Millennials, DJs of Their Own Spiritualities
Krista sits down with The Takeaway to explain the impulses behind the Pew polls on the religiously unaffiliated Millennials. She believes that this growing number of unaffiliated young people are a source of renewal of religion in the U.S.
This week we've been blogging on The Takeaway's series "Young Nation Under God?" John Hockenberry's roundtable discussions with Millennials who identify as secular Jews, first-generation Muslim-Americans, and Christians-turned-atheists point at a growing disenchantment with current religious institutions. Rather than repudiating these establishments, they are simply leaving the traditions of their elders.
Yes, the Pew polls show that 1 in 4 Millennials are religiously unaffiliated. Nevertheless, the United States is a deeply religious country. This generation of Americans (born in 1981 to 2000) is exploring new ways to express the core values at the heart of their parents' faith. They are rediscovering the foundation of these religious impulses they sense have been lost or buried in bureaucracy or inauthenticity.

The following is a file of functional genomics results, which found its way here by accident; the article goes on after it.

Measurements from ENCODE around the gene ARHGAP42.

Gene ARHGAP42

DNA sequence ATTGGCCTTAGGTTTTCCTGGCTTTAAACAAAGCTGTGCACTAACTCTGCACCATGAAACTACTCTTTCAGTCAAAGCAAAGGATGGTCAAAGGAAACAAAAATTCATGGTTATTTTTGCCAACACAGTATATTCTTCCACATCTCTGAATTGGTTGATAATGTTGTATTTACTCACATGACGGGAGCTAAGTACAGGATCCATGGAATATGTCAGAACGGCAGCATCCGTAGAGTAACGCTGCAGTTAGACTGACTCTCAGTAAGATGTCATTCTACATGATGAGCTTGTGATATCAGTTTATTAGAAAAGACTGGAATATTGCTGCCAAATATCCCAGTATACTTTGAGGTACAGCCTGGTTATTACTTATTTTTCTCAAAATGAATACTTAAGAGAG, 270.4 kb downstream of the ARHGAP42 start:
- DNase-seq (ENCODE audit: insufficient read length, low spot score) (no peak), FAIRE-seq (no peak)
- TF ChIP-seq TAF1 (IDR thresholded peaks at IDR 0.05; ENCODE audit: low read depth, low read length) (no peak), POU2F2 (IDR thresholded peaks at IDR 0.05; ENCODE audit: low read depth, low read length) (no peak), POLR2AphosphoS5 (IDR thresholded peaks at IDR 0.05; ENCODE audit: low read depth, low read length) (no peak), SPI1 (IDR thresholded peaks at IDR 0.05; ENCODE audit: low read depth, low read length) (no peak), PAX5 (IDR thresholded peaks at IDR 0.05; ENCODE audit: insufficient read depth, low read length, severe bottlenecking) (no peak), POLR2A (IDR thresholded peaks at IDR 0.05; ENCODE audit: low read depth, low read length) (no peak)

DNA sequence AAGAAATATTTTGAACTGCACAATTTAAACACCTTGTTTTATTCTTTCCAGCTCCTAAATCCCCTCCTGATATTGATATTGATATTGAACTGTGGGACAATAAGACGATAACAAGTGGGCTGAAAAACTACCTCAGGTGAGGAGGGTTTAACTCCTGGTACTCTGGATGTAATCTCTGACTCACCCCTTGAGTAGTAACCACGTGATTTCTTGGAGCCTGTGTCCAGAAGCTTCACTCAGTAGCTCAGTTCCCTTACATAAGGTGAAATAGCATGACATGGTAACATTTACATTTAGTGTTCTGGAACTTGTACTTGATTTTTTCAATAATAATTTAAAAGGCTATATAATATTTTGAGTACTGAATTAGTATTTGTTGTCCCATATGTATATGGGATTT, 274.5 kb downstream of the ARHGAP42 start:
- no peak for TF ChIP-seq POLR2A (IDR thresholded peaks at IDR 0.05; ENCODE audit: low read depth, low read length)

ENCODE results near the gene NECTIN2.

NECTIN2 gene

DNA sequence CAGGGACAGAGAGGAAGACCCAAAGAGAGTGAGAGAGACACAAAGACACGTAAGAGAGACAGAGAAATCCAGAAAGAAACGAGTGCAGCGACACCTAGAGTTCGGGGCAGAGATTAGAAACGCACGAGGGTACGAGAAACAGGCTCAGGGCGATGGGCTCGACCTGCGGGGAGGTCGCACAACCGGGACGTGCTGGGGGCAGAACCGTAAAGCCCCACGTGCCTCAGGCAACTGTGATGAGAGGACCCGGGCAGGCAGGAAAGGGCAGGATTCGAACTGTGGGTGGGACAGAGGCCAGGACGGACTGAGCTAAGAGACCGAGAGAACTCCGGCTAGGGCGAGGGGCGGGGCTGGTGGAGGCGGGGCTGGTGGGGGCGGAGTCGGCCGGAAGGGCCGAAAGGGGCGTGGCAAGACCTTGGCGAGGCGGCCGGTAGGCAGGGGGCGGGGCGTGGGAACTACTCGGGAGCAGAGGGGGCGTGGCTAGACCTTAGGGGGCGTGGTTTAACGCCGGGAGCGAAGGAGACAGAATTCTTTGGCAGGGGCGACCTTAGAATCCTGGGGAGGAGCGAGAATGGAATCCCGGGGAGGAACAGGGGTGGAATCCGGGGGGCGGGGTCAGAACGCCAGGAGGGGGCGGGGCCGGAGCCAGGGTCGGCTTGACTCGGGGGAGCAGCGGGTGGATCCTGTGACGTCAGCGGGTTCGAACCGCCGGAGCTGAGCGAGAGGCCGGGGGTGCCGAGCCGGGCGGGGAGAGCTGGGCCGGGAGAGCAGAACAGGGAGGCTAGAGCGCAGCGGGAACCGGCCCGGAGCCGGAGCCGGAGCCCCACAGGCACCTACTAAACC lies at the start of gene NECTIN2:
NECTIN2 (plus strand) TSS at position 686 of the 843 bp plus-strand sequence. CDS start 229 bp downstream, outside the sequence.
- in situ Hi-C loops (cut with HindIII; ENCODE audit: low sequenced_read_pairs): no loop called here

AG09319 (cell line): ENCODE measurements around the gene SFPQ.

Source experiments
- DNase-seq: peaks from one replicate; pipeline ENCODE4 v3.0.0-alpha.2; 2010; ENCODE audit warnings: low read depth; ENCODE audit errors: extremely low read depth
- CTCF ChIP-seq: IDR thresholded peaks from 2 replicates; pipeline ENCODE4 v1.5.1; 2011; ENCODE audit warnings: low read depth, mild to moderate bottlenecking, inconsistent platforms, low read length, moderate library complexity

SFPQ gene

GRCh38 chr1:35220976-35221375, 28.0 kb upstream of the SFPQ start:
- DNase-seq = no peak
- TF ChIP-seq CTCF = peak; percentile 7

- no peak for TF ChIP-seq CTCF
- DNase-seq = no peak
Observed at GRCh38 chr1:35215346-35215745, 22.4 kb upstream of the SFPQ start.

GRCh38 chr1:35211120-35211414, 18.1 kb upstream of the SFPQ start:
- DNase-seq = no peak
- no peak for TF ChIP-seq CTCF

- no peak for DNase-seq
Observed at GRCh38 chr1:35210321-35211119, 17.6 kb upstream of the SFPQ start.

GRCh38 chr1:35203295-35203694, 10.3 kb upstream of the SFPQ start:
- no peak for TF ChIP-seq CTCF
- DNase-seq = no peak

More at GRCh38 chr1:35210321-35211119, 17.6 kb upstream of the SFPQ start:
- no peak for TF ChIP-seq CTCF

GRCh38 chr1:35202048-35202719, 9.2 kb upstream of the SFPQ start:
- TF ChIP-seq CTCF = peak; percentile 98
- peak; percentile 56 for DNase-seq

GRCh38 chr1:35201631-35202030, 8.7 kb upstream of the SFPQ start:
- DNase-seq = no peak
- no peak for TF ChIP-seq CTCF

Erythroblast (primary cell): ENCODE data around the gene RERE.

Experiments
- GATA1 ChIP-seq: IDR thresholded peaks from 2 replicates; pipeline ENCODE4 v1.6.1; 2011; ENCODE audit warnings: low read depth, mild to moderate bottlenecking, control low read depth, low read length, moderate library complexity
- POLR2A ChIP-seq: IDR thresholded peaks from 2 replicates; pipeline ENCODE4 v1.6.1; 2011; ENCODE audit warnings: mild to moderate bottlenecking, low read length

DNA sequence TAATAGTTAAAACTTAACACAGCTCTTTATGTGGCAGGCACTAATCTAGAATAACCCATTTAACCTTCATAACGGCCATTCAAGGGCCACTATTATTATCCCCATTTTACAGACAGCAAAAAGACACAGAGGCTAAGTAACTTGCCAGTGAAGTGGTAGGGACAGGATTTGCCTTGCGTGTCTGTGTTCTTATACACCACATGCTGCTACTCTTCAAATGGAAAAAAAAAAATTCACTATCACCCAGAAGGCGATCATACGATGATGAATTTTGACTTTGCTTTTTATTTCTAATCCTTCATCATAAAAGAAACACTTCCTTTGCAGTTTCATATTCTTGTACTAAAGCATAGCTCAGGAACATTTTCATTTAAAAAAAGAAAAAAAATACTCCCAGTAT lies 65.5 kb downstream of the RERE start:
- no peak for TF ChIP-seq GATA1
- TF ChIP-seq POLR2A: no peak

In the audio above, our host Krista Tippett sits down with The Takeaway to round out these polls and discussions with Millennials. She believes that this growing number of unaffiliated young people are a source of renewal of religion in the United States.
"This spirituality of the Millennials is not the new age, superficial spirituality of the 80s and 90s. This is also the generation that has a huge service orientation. This is the generation that has given us social entrepreneurialism. Even as they detach from institutional affiliation, I find a lot of these people who describe themselves as non-religious or non-affiliated as incredibly ethically engaged, spiritually curious, and even theologically curious."
How will this changing religious landscape persist? What will it evolve into? What does it mean for America's future?